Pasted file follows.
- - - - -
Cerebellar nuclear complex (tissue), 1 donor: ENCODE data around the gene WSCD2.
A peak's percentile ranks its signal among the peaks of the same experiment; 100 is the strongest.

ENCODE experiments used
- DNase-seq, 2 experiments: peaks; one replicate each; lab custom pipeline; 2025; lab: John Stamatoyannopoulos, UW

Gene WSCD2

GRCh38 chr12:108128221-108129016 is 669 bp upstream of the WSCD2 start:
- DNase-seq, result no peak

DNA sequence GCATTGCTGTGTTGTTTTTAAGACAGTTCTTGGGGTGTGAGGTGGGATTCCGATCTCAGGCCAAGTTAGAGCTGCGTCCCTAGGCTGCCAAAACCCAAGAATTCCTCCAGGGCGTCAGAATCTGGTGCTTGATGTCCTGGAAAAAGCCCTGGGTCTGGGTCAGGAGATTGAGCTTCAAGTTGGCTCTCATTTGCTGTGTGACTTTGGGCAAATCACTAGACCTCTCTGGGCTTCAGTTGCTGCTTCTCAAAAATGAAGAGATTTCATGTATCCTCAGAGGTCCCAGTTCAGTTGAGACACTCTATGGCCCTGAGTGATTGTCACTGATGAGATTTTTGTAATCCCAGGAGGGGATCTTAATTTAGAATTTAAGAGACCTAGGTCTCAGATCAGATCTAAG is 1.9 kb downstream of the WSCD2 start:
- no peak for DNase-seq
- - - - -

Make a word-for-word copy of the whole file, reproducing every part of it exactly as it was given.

Cerebellar nuclear complex (tissue), 1 donor: ENCODE data around the gene WSCD2.
A peak's percentile ranks its signal among the peaks of the same experiment; 100 is the strongest.

ENCODE experiments used
- DNase-seq, 2 experiments: peaks; one replicate each; lab custom pipeline; 2025; lab: John Stamatoyannopoulos, UW

Gene WSCD2

GRCh38 chr12:108128221-108129016 is 669 bp upstream of the WSCD2 start:
- DNase-seq, result no peak

DNA sequence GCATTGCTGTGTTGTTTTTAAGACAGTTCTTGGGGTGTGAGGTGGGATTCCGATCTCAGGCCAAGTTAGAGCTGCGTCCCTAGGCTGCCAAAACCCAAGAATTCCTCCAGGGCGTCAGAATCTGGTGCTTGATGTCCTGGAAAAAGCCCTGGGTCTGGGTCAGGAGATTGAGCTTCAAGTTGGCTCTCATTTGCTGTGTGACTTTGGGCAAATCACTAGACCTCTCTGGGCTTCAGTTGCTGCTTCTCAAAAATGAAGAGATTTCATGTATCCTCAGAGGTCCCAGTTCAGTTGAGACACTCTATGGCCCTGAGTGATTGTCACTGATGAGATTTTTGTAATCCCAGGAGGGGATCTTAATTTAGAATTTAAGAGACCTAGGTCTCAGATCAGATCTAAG is 1.9 kb downstream of the WSCD2 start:
- no peak for DNase-seq